New report: US regulatory agencies have been underestimating the risk of harm from chemicals like phthalates
Posted December 18, 2008
Today an expert group of scientists issued a strongly worded report that verifies what most of us already knew - we live in a toxic soup of chemicals that we accumulate by breathing contaminated air, eating contaminated food, drinking contaminated water and some we absorb by applying them to our skin in the form of personal care products. We are even exposed to chemicals in the womb. All of us are exposed to multiple chemicals at the same time and throughout our lives.
This is the reality of our industrialized world but it hasn't been the way our federal government has been thinking about chemical exposures when they are making regulatory decisions about "acceptable" levels of exposure.
Instead, when setting a chemical safety standard, federal agencies such as the EPA, rely on laboratory studies that use genetically identical animals under controlled laboratory conditions and with exposure to one chemical at a time.
Some chemicals, such as pesticides, have been considered as a group because of their structural similarities, but no safety assessments have ever considered groups of chemicals that are not structurally similar or don't work through the same pathway but do cause the same outcome (such as reproductive or neurodevelopmental harm). For example, lead, mercury and PCBs through different pathways are all known to cause a loss of IQ points, but no federal agency has based a "acceptable" level of exposure on the cumulative effects of all these chemicals. Instead, each chemical has been considered on an individual basis.
Today's report from the National Academy of Sciences asserts that continuing this one chemical at a time approach is too narrow and underestimates the risk of harm. The report focuses on a group of chemicals called phthalates but its recommendations could be applied to many health outcomes and groups of chemicals.
Phthalates are found in everyday products - cosmetics and personal care products, building materials such as vinyl flooring, automobile interiors, artificial leather, air fresheners, and in children's toys made from PVC (for example, a rubber ducky).
Phthalates are under scrutiny because certain ones are known to be hormone disruptors and cause a reduction in levels of the male hormone, testosterone. When testosterone levels are reduced during critical periods, such as during development of the male genitals, abnormalities occur. At least in the lab animals, these abnormalities are permanent changes that impact fertility later in life.
The report strongly recommends to EPA that they should consider all phthalates and other male developmental reproductive toxins when determining an "acceptable" level of exposure, also called a reference dose. This number is important because it can drive drinking water or clean up standards and will also be used by other Agencies when making regulatory decisions.
In the case of phthalates, both the FDA and CPSC (Consumer Product Safety Commission) have regulatory authority. The FDA has approved a number of phthalates as food additives and the CPSC is overseeing an upcoming safety assessment on the use of phthalates in toys. Although this report was requested and directed to EPA, the recommendations should be heeded by both FDA and CPSC when doing their evaluations of phthalates.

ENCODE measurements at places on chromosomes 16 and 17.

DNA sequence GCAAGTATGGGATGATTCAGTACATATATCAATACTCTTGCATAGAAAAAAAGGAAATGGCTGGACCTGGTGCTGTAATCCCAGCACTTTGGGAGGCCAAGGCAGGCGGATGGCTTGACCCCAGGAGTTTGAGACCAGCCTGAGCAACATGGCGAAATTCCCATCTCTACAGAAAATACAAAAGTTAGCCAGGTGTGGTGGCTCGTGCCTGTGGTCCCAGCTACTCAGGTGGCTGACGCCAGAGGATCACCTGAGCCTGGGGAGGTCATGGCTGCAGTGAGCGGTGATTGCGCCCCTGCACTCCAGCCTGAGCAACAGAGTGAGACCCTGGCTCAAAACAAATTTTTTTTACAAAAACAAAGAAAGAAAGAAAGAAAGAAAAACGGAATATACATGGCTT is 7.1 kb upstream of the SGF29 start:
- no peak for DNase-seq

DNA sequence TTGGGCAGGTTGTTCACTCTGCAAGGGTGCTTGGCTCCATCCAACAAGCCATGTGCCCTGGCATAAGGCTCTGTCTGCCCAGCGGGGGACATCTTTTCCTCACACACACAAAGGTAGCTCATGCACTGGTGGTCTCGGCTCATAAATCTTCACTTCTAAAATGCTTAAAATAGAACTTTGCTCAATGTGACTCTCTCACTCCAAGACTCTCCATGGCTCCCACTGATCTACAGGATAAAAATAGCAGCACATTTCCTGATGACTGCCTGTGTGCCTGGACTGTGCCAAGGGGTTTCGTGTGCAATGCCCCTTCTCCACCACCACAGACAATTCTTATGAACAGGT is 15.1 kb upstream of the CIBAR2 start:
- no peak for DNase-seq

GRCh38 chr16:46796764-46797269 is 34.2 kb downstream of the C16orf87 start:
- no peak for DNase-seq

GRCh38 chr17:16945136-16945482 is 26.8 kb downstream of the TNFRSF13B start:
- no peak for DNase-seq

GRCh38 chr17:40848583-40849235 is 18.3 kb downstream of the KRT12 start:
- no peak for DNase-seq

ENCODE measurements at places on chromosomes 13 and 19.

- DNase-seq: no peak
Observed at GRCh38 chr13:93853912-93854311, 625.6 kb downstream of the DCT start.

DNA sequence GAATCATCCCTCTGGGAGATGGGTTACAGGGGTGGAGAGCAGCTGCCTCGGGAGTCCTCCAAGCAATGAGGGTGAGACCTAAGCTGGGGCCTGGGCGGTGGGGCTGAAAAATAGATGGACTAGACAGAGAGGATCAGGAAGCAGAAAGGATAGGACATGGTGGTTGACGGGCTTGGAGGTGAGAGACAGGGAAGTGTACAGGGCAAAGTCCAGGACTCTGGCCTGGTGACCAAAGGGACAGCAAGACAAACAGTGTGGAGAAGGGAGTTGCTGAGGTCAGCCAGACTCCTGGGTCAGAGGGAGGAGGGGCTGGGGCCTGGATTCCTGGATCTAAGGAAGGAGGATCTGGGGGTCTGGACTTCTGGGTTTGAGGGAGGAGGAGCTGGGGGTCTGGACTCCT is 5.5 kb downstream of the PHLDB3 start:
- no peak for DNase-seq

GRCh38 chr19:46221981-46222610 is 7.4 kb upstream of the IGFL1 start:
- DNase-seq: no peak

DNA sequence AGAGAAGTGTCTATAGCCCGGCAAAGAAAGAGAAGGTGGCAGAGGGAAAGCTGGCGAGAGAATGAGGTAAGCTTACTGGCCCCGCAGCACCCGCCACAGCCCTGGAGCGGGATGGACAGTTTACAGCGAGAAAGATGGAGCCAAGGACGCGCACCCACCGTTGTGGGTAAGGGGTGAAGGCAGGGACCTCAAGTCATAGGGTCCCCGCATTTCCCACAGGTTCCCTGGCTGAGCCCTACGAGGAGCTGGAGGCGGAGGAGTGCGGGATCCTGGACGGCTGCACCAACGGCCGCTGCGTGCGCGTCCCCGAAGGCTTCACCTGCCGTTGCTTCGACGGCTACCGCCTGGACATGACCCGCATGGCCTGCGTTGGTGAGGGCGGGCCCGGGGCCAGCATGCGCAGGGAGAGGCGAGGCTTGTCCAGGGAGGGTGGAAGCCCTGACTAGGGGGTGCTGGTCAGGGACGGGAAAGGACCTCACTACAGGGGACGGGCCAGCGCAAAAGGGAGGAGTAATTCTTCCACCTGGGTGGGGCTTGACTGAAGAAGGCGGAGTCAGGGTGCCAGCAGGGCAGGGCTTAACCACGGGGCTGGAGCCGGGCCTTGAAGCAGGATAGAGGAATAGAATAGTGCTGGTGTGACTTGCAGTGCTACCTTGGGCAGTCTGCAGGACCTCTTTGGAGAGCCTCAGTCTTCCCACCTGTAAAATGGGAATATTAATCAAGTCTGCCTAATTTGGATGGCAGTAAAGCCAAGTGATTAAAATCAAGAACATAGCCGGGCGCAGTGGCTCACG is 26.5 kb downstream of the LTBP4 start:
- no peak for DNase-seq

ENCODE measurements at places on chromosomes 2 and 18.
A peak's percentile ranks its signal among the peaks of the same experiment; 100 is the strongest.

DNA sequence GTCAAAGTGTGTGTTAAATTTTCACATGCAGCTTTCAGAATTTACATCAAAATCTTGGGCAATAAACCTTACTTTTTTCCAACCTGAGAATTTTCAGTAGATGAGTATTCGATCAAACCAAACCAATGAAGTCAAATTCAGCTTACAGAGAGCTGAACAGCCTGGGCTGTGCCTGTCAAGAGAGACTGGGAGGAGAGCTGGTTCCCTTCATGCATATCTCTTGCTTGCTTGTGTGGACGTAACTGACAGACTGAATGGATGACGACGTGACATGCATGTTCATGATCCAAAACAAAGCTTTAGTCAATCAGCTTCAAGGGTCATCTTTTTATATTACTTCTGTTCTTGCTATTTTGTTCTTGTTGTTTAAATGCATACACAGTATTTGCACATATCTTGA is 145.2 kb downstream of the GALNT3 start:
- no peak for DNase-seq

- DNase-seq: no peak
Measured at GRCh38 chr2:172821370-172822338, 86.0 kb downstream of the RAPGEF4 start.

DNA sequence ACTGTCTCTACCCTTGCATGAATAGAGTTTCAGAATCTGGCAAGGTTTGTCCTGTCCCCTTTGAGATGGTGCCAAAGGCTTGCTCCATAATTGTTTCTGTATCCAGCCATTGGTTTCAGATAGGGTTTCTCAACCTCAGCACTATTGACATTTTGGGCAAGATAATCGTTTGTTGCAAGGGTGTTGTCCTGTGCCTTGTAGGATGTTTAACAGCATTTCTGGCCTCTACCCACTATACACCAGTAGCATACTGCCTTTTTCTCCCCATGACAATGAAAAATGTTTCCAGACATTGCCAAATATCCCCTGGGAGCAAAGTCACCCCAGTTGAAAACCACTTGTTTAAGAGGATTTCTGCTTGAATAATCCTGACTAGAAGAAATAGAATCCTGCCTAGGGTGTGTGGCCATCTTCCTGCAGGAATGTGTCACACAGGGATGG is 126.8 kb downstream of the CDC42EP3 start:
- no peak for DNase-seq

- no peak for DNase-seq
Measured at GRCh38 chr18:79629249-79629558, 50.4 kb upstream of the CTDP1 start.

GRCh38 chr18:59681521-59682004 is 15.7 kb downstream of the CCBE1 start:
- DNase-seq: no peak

You can read excerpts of the report online.
It is a long document and I've summarized some of the conclusions:
- "Recent data have shown widespread human exposure to multiple phthalates from a multitude of sources. Studies have also identified high-exposure groups that may be more vulnerable to the effects of phthalates and their metabolites. Those groups potentially include the fetus and child, whose exposure and metabolism may differ from those of the adult and impart differences in risk."
- "... the pathways for the critical action of androgens during fetal life are highly conserved and operate in humans as they do in experimental animals. It is biologically plausible that adverse reproductive outcomes could occur if specific phthalates or mixtures of phthalates reach the developing human fetus at the appropriate concentration and in the appropriate developmental window."
- "There is good evidence that combinations of phthalates and of other antiandrogens produce combined effects at doses that when administered alone do not have significant effects."
- "The current practice of restricting cumulative risk assessment to structurally or mechanistically related chemicals ignores the important fact that different chemical exposures may result in the same common adverse outcomes."
- "....emphasize the necessity of conducting cumulative risk assessment of phthalates and other antiandrogens to assess risks posed by exposure to mixtures of these compounds. Assessments based solely on the effects of single phthalates and other antiandrogens may lead to considerable underestimation of risks to the developing fetus."
- "Many of the chemical profiles in IRIS (EPA chemical's database) need to be updated; the information is no longer relevant or accurate. The phthalate profiles available in IRIS illustrate that point."
- "...some consideration should be given to restructuring IRIS so that its process for identifying chemicals for review includes and sets priorities among chemical mixtures, as appropriate, and facilitates cumulative risk assessment conducted by using common adverse outcomes."